Squids in a tank?

Discussion in 'Cuttlefish Care' started by cephfan, Oct 30, 2006.

  1. cephfan

    cephfan Larval Mass Registered

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    i have two questions that i really can't find the answer to.

    can someone tell me what the difference between a squid and a cuttlefish is?

    next, question. can you keep a squid in a tank?
     
  2. Brock Fluharty

    Brock Fluharty Haliphron Atlanticus Registered

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    Squid require cylindrical tanks, with NO corners. Cuttles on the other hand, usually only require a tank of 20-30 gallons for a single specimen. Cuttlefish (which are pretty hard to keep IMO) are damsels compared to squid, lol.
     
  3. Animal Mother

    Animal Mother Architeuthis Supporter

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    ..at least dwarf cuttles... :)
     
  4. Brock Fluharty

    Brock Fluharty Haliphron Atlanticus Registered

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    Yes, I should have mentioned that. Sepia bandensis can be kept in the above specifications.

    Thanks Animal Mother! BTW, how's your new octo doing AM? Have any pics? Videos? I would LOVE to see them!
     
  5. Tintenfisch

    Tintenfisch Architeuthis Staff Member Moderator

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    Hi Cephfan,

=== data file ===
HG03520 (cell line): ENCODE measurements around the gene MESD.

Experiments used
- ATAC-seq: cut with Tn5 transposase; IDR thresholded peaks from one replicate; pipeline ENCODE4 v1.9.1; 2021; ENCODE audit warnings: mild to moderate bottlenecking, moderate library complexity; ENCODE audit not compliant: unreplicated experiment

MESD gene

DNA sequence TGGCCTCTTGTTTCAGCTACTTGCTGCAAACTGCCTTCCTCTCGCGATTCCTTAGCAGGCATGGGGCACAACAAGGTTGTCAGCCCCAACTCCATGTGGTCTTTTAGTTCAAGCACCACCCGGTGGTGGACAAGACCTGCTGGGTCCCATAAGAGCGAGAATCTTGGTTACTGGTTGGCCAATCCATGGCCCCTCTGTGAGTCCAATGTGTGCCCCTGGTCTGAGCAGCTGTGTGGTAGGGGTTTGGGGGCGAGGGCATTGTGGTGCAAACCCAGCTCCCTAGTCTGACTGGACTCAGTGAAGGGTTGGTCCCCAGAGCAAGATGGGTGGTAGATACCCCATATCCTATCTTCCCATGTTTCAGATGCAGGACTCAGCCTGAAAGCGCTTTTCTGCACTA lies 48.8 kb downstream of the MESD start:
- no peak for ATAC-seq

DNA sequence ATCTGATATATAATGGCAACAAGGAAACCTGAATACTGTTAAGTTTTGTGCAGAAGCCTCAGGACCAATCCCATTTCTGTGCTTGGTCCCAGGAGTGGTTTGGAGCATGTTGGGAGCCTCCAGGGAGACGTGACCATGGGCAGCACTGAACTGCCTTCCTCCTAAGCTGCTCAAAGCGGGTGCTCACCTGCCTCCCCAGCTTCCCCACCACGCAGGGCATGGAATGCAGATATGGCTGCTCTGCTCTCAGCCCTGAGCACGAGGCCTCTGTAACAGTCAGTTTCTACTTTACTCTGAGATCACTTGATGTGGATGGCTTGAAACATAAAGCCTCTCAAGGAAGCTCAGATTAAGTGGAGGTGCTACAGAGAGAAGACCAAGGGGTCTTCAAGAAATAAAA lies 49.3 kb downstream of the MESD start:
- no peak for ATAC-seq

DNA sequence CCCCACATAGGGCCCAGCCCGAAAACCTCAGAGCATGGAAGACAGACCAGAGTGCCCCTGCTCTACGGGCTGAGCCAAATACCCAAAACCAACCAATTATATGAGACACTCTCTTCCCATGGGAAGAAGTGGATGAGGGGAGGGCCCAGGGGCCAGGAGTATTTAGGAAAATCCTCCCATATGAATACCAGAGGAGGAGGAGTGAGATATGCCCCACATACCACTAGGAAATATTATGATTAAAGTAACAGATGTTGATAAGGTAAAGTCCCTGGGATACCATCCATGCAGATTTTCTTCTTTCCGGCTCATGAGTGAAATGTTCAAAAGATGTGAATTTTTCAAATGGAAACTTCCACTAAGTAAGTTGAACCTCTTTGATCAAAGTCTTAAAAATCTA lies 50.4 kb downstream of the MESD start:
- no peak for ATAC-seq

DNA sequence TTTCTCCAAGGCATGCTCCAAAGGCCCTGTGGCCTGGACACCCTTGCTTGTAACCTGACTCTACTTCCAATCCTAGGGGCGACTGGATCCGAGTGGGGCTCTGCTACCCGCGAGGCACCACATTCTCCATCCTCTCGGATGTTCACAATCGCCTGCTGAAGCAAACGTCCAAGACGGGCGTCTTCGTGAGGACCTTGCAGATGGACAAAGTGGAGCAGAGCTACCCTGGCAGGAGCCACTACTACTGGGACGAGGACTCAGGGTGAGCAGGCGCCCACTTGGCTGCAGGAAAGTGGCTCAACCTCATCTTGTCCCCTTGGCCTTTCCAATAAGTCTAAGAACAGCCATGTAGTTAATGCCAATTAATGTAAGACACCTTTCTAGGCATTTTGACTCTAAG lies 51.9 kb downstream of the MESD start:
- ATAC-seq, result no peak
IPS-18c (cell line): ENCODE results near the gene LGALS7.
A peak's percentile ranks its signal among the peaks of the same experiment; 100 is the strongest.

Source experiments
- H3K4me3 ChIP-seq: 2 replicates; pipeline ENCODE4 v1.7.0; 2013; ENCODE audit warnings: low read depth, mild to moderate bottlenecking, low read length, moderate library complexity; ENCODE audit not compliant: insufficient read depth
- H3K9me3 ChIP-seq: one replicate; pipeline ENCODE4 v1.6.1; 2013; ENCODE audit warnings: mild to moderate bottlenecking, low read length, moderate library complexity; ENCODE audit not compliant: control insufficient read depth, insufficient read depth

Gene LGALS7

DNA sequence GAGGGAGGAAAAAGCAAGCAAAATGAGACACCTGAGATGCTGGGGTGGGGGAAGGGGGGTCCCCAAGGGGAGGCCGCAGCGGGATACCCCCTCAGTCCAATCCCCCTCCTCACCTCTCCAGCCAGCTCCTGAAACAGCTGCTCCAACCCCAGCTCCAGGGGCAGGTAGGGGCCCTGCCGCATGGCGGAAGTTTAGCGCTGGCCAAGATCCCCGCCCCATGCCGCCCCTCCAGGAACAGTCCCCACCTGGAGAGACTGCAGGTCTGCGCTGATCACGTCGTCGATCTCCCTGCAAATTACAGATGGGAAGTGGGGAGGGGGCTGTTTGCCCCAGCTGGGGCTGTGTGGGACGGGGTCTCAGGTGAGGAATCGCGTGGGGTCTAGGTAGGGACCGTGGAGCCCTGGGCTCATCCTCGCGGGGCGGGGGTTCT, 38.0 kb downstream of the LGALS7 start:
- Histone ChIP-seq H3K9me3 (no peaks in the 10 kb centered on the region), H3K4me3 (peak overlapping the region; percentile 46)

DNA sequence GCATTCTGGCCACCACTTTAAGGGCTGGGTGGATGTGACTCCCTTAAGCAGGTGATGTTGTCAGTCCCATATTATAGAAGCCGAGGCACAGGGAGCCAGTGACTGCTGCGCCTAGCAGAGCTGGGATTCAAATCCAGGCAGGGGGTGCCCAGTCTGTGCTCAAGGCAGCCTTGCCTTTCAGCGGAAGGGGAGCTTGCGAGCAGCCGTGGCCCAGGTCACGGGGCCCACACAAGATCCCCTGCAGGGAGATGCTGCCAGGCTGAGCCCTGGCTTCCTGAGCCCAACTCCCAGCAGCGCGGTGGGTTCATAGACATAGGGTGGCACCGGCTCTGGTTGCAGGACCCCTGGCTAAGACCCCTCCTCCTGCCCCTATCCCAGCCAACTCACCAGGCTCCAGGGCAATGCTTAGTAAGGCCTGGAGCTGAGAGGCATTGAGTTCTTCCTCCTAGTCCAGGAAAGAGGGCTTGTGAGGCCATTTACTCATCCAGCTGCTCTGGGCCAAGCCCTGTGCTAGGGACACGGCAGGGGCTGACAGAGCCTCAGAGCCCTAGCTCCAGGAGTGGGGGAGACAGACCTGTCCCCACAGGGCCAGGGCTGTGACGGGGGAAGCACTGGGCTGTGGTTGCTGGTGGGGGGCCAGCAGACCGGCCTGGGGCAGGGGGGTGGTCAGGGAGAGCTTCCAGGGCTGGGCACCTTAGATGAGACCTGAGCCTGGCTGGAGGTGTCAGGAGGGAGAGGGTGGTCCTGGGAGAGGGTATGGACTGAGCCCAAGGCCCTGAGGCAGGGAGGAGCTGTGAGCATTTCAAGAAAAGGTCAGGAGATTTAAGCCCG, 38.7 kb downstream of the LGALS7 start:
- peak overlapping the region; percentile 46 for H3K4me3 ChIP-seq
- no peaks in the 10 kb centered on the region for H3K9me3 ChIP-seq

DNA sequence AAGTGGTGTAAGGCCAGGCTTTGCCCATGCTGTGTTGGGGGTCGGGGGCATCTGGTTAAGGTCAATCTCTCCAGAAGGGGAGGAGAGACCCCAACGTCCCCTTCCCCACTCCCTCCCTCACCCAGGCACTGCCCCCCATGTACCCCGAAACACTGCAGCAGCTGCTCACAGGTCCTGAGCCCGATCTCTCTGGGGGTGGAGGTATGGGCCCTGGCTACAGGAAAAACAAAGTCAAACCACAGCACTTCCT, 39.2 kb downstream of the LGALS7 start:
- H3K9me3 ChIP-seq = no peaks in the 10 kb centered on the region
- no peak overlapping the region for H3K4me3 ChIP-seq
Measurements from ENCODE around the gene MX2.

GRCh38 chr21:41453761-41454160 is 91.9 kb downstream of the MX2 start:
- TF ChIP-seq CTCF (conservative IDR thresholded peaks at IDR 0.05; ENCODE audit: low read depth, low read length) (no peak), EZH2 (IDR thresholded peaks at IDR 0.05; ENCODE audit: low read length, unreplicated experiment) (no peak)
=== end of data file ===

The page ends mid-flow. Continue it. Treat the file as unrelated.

There are a couple of major differences between squid and cuttles, although they look similar. Cuttles (see Order Sepioidea on the Tree of Life, and Family Sepiidae) have a thick, calcareous cuttlebone inside their mantle, while squid (Order Teuthida, Suborders Myopsida and Oegopsida have a much thinner, flexible, chitinous gladius. Cuttles also have fins that extend along the entire length of their mantles, while most squid (but not all) have fins that are smaller and situated toward the posterior (pointy) end. Cuttles also have very stretchy, retractile tentacles, while those of squid are usually much less retractile (with a few exceptions).
    Hope this helps. :smile:
     
  6. main_board

    main_board Vampyroteuthis Supporter

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    A lot of cuttles have a more "w" shaped pupil, while squid's eyes are typically round. Do all cuttles share the 'w' pupil? Looking at Yahoo! Images there seems to be a varying degree of 'w'-ness, though this could also be due to light conditions. They'd be able to change their pupil size as humans do, right? Curious.

    Cheers!
     

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